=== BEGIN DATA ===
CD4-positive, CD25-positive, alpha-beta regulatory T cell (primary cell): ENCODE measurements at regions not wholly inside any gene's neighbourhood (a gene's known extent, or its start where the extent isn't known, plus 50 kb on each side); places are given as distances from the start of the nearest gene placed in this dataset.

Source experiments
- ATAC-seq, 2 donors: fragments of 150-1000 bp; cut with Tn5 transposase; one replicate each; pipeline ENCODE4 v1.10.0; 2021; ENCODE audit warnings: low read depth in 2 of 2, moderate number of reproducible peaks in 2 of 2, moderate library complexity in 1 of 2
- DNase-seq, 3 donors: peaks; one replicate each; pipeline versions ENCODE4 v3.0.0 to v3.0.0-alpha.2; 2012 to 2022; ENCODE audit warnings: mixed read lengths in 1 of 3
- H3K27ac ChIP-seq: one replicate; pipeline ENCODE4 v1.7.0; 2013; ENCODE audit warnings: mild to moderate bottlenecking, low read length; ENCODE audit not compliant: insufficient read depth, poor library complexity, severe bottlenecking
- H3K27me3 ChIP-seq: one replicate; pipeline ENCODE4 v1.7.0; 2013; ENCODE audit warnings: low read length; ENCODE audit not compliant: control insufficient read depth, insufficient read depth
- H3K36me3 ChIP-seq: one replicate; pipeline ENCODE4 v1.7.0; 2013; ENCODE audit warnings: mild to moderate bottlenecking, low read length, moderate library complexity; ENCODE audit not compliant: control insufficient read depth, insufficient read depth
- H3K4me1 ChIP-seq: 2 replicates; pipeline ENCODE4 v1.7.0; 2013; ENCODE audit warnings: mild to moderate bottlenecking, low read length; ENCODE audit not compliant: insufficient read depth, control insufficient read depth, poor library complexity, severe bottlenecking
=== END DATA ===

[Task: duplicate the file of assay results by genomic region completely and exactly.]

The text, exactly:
CD4-positive, CD25-positive, alpha-beta regulatory T cell (primary cell): ENCODE measurements at regions not wholly inside any gene's neighbourhood (a gene's known extent, or its start where the extent isn't known, plus 50 kb on each side); places are given as distances from the start of the nearest gene placed in this dataset.

Source experiments
- ATAC-seq, 2 donors: fragments of 150-1000 bp; cut with Tn5 transposase; one replicate each; pipeline ENCODE4 v1.10.0; 2021; ENCODE audit warnings: low read depth in 2 of 2, moderate number of reproducible peaks in 2 of 2, moderate library complexity in 1 of 2
- DNase-seq, 3 donors: peaks; one replicate each; pipeline versions ENCODE4 v3.0.0 to v3.0.0-alpha.2; 2012 to 2022; ENCODE audit warnings: mixed read lengths in 1 of 3
- H3K27ac ChIP-seq: one replicate; pipeline ENCODE4 v1.7.0; 2013; ENCODE audit warnings: mild to moderate bottlenecking, low read length; ENCODE audit not compliant: insufficient read depth, poor library complexity, severe bottlenecking
- H3K27me3 ChIP-seq: one replicate; pipeline ENCODE4 v1.7.0; 2013; ENCODE audit warnings: low read length; ENCODE audit not compliant: control insufficient read depth, insufficient read depth
- H3K36me3 ChIP-seq: one replicate; pipeline ENCODE4 v1.7.0; 2013; ENCODE audit warnings: mild to moderate bottlenecking, low read length, moderate library complexity; ENCODE audit not compliant: control insufficient read depth, insufficient read depth
- H3K4me1 ChIP-seq: 2 replicates; pipeline ENCODE4 v1.7.0; 2013; ENCODE audit warnings: mild to moderate bottlenecking, low read length; ENCODE audit not compliant: insufficient read depth, control insufficient read depth, poor library complexity, severe bottlenecking